Hap, Robert SheppardMost of the jacket features a design in grey. There is a vertical band of about one inch in white, along which the title is featured running sideways, so the first thing you see is HAP writing in bold caps, followed by a colon. Then (running sideways) the subtitle in very much smaller grey lowercase. 'Understudies of' is on the first line, then somewhat smaller 'Thomas Wyatt's Petrarch'. The main part of the cover operates horizontally, with the author's name in white caps in the bottom right hand corner. The design shows a letter in the bottom third in what appears to be Elizabethan handwriting. The two two thirds shows an abstract design featuring some kind of doom or destruction. Something, perhaps a UFO, is firing something from the clouds and there seem to be various broken towers or pylons.

The Knives Forks And Spoons Press, 2018   £6.50


Robert Sheppard has taken the fifteen sonnets Sir Thomas Wyatt ‘translated’ from Petrarch and framed them with sonnets of his own. ‘Inside the poem is another poem; inside that another.’ That’s the first line of the opening poem, ‘Perhaps a Mishap’. But it’s not only form but the spectre of political context that haunts this sequence.

Petrarch is the ghost in Wyatt’s poems; but here both Wyatt and Petrarch are united as ghosts for Sheppard. Thomas Wyatt (1503-1542), diplomat and rumoured lover of Anne Boleyn, was part of Henry VIII’s court in a turbulent time for English politics. He, and Henry Howard, Earl of Surrey, were the first to introduce this new form — the Italian ‘sonnet’ — to English literature.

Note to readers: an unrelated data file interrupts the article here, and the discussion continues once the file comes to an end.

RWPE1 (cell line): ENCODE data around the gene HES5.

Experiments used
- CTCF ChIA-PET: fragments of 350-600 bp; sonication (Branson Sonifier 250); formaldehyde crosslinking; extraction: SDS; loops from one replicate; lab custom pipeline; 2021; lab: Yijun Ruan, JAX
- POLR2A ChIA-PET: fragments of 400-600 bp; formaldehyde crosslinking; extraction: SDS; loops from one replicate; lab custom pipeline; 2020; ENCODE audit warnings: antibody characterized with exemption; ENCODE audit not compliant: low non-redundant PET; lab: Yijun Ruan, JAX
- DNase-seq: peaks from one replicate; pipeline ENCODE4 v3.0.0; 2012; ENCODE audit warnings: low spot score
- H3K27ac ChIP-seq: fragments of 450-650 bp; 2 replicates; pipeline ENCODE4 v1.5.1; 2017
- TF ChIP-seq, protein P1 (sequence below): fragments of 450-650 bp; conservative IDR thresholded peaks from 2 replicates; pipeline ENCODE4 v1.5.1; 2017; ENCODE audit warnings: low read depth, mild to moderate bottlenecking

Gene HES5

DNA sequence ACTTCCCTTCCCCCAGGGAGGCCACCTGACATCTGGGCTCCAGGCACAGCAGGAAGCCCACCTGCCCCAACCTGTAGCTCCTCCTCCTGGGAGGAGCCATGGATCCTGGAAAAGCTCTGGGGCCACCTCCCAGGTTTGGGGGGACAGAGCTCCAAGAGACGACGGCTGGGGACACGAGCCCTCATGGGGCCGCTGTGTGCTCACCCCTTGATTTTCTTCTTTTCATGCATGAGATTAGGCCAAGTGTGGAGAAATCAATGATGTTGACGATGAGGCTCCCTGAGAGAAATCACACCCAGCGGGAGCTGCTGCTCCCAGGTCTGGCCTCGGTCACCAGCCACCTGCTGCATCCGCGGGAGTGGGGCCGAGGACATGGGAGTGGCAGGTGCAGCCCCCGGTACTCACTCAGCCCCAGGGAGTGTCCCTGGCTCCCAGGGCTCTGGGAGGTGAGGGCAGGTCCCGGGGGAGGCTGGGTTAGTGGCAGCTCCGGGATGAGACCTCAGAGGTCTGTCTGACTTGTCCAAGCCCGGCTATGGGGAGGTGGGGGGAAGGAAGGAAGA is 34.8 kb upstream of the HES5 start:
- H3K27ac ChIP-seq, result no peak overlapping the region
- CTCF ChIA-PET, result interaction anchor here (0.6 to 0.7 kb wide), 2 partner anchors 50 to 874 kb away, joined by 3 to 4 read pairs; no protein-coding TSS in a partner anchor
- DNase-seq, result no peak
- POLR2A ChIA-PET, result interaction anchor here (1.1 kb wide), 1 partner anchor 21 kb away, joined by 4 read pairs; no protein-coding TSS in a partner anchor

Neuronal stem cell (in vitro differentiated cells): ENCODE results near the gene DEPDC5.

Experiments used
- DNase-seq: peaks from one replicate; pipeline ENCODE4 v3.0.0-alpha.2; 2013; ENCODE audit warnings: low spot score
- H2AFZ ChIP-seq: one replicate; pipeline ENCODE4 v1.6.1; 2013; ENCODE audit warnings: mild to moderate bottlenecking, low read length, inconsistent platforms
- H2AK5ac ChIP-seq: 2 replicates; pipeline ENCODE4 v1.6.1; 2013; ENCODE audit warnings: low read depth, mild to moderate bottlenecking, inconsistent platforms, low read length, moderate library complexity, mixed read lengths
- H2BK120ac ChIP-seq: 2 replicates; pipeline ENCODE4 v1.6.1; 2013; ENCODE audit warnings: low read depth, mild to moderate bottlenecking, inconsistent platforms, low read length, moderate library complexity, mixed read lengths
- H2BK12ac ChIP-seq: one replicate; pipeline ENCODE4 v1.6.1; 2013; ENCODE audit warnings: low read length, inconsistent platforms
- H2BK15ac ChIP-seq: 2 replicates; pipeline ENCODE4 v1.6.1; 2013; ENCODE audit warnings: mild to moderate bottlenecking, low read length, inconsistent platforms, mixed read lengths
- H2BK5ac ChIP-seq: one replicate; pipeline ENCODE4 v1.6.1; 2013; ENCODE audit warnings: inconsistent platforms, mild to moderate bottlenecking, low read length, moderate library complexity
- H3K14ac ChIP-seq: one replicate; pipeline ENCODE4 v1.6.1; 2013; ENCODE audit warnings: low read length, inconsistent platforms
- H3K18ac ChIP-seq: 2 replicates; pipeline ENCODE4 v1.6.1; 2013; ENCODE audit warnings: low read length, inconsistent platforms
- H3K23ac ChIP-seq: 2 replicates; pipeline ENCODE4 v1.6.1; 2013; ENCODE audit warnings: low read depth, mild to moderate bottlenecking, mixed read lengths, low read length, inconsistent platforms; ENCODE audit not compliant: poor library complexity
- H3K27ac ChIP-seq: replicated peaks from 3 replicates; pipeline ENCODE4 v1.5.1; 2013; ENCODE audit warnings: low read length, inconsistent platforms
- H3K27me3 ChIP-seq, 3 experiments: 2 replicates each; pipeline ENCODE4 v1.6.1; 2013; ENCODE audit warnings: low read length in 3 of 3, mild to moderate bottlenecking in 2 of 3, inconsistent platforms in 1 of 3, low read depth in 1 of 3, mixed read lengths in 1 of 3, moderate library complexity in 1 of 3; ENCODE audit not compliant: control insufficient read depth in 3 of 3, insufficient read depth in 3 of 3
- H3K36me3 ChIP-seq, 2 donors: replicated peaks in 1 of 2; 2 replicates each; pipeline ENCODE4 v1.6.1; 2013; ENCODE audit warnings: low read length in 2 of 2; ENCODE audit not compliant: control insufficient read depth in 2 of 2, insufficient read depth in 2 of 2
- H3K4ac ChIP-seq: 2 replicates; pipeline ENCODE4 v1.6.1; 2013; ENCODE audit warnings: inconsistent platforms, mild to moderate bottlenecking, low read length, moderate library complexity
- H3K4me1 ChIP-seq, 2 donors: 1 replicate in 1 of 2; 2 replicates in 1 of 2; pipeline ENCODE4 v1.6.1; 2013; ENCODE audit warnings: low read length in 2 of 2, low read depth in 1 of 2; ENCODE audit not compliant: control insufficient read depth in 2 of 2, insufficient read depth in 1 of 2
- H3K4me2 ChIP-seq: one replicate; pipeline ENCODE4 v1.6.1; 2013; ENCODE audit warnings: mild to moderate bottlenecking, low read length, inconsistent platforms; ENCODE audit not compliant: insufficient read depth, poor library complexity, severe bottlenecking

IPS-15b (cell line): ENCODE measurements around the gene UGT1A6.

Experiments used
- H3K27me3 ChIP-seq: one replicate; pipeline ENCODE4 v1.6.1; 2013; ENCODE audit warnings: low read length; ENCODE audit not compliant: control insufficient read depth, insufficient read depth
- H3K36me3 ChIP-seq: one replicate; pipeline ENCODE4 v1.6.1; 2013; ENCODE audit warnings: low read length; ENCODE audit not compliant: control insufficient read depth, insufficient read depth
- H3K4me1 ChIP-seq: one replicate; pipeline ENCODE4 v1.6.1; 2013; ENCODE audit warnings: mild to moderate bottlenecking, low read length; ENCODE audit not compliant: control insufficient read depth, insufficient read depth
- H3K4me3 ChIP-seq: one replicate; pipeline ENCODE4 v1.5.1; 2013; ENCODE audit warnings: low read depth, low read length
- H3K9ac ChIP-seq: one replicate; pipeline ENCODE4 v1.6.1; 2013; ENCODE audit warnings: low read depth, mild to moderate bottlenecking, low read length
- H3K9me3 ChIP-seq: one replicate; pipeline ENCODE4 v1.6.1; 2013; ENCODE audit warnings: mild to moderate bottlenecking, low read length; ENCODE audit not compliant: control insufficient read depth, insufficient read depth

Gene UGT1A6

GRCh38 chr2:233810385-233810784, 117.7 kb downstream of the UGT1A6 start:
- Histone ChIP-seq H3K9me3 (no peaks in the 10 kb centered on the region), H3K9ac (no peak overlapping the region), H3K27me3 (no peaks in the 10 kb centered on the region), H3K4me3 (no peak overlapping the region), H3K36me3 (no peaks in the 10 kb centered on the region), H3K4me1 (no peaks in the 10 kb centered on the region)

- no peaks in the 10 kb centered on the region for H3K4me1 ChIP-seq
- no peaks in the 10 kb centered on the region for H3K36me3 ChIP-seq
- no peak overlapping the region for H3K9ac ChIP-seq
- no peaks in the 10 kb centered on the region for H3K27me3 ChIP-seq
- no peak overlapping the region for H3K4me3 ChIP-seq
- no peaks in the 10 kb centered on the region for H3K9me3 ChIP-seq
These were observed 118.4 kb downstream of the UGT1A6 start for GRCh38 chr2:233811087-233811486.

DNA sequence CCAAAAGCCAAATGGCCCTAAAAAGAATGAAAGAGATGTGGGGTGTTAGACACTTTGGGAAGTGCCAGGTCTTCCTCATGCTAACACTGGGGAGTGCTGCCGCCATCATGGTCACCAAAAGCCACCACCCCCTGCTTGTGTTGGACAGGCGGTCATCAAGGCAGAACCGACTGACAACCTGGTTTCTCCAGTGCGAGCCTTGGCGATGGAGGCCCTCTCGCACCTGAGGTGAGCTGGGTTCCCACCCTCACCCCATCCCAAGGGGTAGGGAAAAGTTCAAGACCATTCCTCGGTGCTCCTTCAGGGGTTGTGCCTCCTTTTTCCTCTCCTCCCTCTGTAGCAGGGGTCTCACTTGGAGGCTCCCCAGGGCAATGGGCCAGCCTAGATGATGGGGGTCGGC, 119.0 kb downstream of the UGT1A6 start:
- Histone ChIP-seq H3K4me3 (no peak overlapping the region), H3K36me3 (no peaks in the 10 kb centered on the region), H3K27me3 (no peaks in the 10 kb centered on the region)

In the twenty-first century, the ‘I’ of Sheppard’s unrhymed sonnets is a civil servant under pressure, post-referendum, shuttling between Kent and Brussels, struggling with private life (a love relationship) and public role, the M20 in the rain and his Harley Low Rider.

To give you a flavour, here are some lines from ‘Hap 1: Som fowles there be that have so perfaict sight’ —

But it’s 2017 and out of my reverie I’m up to town
to discuss exit strategies with the three jokers.
When Boris, swollen and unstable, asks me,
‘Is there anything in this Putin-Trump-Brexit business?’
I’ll say, ‘Nothing,’ when I’d meant to say nothing,
and I’ll leap from the frying pan of my amour-propre
into the raging fire of his blind ambition.

In every case Wyatt’s original sonnet is indicated in the subtitle, in appropriately ghostly pale grey, so it’s possible to track it down if you have a mind to. Sheppard alludes to these originals in each opening line but loosely, in a way that’s wordplay rather than ‘translation’.

I made a deliberate choice not to return to Wyatt. Instead I let the images and politicians in Sheppard’s cast-list play across my mind as he transforms Wyatt into a servant of the post-2016 Conservative administration.

How quickly history moves on. This sequence was published in 2018, and that’s when the modern Wyatt issues his final prophecy, ending ‘Hap Hazard’ with —

They’re all struck dumb by May’s lightening election call

Remember that? I wonder if post-EU-referendum poetry will one day be identified as a new genre, full of ghosts....

D A Prince